Exit interviews are a crucial part of human resources' job. This process help determine an employee's reasons for leaving – knowledge that can be used to increase retention and improve the workplace for remaining staff. One problem is that not enough employees receive an exit interview, which leads to incomplete data for HR. Often, those who take the time to complete or participate in an exit interview or survey are those who were either exceptionally happy or unhappy at the company. Here are some tips to increase the number of interviews and get better information:
Don't just shove the employee out the door on his or her last day; have a structured exit process that includes an interview. According to ERE Media, more people are likely to participate in an exit interview if HR takes time to explain the exit process. Communicate the reasons for the process as well as what the employee can expect prior to departure. Tell employees that their feedback is vital in making the organization a better place for its staff. Knowing exactly why responses are important could increase staff participation.
Give them a choice
Having more than one option in the exit process could make employees more likely to give you feedback. While a one-on-one interview intimidates some staff members, a paper-based survey may seem like a more attractive option. It is hard to voice harsh criticism. Some employees find it easier to share this information in writing. Conversely, if the written survey appears time consuming, some staff members may opt for an interview instead.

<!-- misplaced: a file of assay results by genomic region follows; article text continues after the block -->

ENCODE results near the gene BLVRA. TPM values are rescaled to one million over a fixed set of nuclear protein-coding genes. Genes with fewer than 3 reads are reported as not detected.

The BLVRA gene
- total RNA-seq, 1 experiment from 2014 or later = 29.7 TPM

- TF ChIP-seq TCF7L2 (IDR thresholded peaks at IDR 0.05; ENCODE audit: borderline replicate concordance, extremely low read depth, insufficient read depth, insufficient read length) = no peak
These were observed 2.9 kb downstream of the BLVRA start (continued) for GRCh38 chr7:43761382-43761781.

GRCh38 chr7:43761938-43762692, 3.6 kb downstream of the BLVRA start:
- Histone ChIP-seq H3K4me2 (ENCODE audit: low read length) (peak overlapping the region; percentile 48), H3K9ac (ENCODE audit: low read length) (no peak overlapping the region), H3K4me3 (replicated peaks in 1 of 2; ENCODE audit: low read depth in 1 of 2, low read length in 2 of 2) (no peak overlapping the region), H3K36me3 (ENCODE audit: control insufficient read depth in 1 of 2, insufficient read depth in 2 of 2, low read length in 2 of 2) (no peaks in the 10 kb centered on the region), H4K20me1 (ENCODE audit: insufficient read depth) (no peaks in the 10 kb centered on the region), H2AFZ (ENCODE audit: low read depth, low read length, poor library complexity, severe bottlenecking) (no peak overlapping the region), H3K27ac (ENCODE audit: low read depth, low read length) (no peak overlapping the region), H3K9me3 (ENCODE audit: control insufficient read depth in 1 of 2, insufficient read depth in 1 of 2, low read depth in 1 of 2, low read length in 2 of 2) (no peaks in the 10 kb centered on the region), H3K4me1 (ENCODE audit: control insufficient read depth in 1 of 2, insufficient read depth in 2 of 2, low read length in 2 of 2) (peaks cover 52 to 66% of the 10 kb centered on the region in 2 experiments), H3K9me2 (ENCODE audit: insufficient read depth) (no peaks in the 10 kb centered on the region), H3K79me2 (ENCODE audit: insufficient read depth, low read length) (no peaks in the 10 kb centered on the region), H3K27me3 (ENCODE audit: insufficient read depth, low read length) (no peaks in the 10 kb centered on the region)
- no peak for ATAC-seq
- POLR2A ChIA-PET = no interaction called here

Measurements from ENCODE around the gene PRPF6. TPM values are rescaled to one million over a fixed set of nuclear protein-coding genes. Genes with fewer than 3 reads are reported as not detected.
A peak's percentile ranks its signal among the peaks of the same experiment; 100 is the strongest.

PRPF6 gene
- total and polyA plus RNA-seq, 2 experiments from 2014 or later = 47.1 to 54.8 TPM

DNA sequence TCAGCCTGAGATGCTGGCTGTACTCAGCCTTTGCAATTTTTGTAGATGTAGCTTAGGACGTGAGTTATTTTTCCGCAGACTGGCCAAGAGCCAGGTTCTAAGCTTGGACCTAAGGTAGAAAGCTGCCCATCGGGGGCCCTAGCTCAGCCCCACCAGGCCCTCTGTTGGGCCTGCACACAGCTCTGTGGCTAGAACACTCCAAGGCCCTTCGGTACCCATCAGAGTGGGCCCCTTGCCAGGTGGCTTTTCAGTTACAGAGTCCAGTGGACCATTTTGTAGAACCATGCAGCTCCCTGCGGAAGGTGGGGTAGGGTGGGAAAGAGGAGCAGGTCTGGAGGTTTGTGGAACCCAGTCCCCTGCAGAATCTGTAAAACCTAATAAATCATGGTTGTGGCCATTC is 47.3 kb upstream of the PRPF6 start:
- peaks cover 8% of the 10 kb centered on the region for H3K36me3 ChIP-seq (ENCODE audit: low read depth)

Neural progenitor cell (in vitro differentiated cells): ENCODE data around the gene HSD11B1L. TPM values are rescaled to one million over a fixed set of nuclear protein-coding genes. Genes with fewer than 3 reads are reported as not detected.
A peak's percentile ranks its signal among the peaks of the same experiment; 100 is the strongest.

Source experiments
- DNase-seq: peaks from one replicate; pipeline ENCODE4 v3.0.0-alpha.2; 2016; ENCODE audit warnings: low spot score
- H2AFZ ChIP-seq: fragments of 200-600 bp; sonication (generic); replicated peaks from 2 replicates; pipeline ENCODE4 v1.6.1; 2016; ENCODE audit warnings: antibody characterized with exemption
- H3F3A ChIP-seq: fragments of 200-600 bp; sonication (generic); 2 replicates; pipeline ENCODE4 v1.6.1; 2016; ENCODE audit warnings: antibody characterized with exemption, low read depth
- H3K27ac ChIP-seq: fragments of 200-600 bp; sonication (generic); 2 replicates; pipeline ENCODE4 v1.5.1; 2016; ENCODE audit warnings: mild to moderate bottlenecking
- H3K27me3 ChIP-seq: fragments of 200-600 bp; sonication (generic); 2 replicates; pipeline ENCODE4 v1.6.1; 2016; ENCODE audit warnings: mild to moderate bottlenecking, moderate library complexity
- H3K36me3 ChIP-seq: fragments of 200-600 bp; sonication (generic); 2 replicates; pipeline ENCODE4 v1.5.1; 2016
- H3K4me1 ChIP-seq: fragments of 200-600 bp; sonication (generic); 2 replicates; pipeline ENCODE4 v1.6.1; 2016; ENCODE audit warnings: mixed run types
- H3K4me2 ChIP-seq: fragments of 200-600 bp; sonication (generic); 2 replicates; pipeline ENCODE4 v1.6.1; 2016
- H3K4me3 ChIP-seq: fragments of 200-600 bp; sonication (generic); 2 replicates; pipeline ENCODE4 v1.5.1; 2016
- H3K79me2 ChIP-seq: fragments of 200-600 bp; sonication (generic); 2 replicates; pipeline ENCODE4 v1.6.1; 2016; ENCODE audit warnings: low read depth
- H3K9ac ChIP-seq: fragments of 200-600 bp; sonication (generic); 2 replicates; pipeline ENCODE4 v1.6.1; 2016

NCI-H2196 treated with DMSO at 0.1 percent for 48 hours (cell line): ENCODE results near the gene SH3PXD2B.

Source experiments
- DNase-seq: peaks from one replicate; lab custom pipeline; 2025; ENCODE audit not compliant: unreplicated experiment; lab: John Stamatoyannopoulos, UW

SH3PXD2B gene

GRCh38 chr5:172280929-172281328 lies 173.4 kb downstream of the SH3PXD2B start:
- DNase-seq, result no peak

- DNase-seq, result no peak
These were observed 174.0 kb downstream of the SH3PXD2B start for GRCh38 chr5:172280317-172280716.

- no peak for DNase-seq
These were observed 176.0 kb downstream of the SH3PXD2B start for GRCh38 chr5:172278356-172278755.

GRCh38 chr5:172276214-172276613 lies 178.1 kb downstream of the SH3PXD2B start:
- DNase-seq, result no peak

Ask the right questions
It's true in any interview, and it's especially true in an exit interview: Thoughtful questions yield better answers. Employees on their way out the door are in a delicate situation. They don't want to burn bridges with their previous employers, which means they may not be inclined to be brutally honest. Rather than asking the employees why they are leaving, Monster suggested you inquire about why they began looking for new employment in the first place.
Don't wait until they leave
Too often, employers don't have these types of in-depth conversations with staff members until their notice has been given. Why not turn the exit interview on its head and create a "stay interview?" as Entrepreneur magazine suggested. Rather than wait until your best performers have one foot out the door, talk them about their feelings – what works and what the company could do better.
Follow up with the right tools
Gathering data about employee departures is useful only with the right software. No matter how you choose to go about the exit interview process, it's important to have employee management software to document the conversations you have with staff. Save the information from exit interviews so you can use it to improve the workplace and document various staff issues over time.
The exit interview serves a necessary purpose in the business environment, but the process has yet to be perfected. Improve your exit interview strategies to get more out of these conversations and put the insight to good use.